Policymakers have started re-thinking the EU strategy for micro, small and medium-sized enterprises (SMEs) that the European Commission unveiled only a few days before the start of the first lockdown all over Europe.
SMEs are the beating heart of Europe’s economy, accounting for over 90% of all businesses in the EU and for more than half of its gross domestic product (GDP) while employing about 100 million EU workers before the pandemic
Already struggling with long-standing problems such as regulatory burdens and difficulties to access markets, small businesses were particularly hit by the ongoing COVID crisis.
Many of them, particularly in the hospitality sector, are still in the eye of the storm because of the lockdowns currently in force almost everywhere in Europe.
A recent survey by the consultancy McKinsey showed that half of SMEs are concerned they might go out of business within the next year as a result of the COVID-19 lockdowns.
The situation is expected to be made worse by another emerging threat for SMEs that sell their products and services across the Channel, as a no-deal Brexit is looming large.
A few days before the first lockdown was imposed in most EU countries, the EU’s industry commissioner Thierry Breton presented a strategy to support SMEs, which now seems overtaken by this cocktail of events.
But despite these new unforeseen circumstances, EU officials believe the strategy can still bring added value to SMEs.
“There are a lot of measures in there that can still be really useful because the key objective of the strategy is to bring companies into a digital and greener economy,” said Birgit Weidel, head of unit at the European Commission’s internal market directorate, who spoke at a recent EURACTIV event .
In the agrifood sector, two recent foresight analysis reports have made a clear case for digitalisation, underscoring the need for innovation in the sector to transform and increase resilience.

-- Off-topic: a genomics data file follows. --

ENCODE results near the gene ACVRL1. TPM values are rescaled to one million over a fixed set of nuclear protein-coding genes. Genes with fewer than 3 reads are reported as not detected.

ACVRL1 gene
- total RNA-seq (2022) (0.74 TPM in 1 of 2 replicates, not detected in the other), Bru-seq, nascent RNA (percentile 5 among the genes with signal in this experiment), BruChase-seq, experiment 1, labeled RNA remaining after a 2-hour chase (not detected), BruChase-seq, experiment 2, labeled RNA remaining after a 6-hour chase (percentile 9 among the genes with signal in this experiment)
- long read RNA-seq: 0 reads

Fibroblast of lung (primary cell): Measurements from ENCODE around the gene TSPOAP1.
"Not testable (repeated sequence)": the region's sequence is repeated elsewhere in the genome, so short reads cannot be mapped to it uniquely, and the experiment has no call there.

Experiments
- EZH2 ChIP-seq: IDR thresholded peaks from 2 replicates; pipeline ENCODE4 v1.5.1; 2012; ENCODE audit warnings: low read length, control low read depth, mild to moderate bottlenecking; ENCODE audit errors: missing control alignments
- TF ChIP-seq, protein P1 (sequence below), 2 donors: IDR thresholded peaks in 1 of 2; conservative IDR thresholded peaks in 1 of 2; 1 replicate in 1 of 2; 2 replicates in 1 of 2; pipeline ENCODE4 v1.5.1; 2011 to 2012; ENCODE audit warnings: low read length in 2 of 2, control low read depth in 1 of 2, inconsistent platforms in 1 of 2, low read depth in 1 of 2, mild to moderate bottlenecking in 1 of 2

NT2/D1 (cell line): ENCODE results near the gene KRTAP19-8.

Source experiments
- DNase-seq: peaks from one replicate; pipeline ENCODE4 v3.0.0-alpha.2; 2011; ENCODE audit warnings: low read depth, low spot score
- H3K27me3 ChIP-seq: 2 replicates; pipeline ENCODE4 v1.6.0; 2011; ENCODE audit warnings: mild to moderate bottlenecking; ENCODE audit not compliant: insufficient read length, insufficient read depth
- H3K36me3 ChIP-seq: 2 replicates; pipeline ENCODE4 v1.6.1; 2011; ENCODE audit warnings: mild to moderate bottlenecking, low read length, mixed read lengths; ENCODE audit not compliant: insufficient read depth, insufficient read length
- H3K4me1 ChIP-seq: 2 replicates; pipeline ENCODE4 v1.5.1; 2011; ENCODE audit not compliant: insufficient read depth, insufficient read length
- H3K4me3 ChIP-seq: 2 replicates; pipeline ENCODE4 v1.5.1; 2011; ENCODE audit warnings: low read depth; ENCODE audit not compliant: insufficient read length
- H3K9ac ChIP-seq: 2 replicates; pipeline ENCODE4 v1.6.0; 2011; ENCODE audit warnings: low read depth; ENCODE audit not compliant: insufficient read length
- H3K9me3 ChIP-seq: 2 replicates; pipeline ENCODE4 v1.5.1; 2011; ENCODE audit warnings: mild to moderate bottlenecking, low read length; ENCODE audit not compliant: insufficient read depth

On Wednesday (15 December), the European Parliament approved a report that aims at contributing to update the European Commission’s post-COVID recovery strategy.
Although it does not mention any sector in particular, the Parliament’s report takes into high consideration the hardships faced by the hospitality sector, the rapporteur Paolo Borchia told EURACTIV.com.
“For instance, if we want to talk about digitalisation, the pandemic has shown in very clear terms how businesses must improve on e-commerce,” said the Italian MEP, affiliated to the far-right Identity and democracy group (ID).
References to unfair competition from third countries, a particularly sensitive issue for agri-food businesses, were also made in the final report, Borchia said.
The final report draws up suggestions to help SMEs deal with both crises and the twin challenges of digitalisation and decarbonisation, but without forgetting how excessive bureaucracy may hinder their ability to thrive.
In this sense, MEPs welcomed the European Commission’s commitment to a “one in-one out” principle and called for setting up a roadmap with concrete and binding targets for better regulation and simplification.
The report also calls for a better dialogue with the Commission for adjusting the SME strategy in light of the changed economic context.
Speaking at the EURACTIV event, Slovak Christian-democrat MEP Ivan Štefanec pointed out that the pandemic has confirmed once again that liquidity is the number one issue for SMEs.
“Immediate help for SMEs is necessary, as well as information on how to use and implement the Recovery Fund,” he said, mentioning the €750-billion stimulus package approved in December.
In the Parliament’s report, lawmakers have stressed the need to restore the liquidity of SMEs to ensure their basic functioning.
The European Commission has also put forward liquidity measures, such as the Corona response investment initiative, worth €7 billion.
The EU executive is also redirecting an extra €1 billion to the European Investment Fund to allow loans to companies, which will be able to raise €8 billion in additional to support 100,000 SMEs.
The temporary Support to mitigate Unemployment Risks in an Emergency (SURE) initiative is also providing €100 billion in the form of loans to member states in order to prevent companies from laying off their employees.
However, support measures alone will not solve SMEs problems in face of the pandemic, warned the Commission’s Birgit Weidel.
“It is also very clear that injecting liquidity is a temporary measure and there are limits to what you can achieve with this,” she said, adding that companies also need to make the necessary adaptations to their business models in the long term.
[Edited by Frédéric Simon]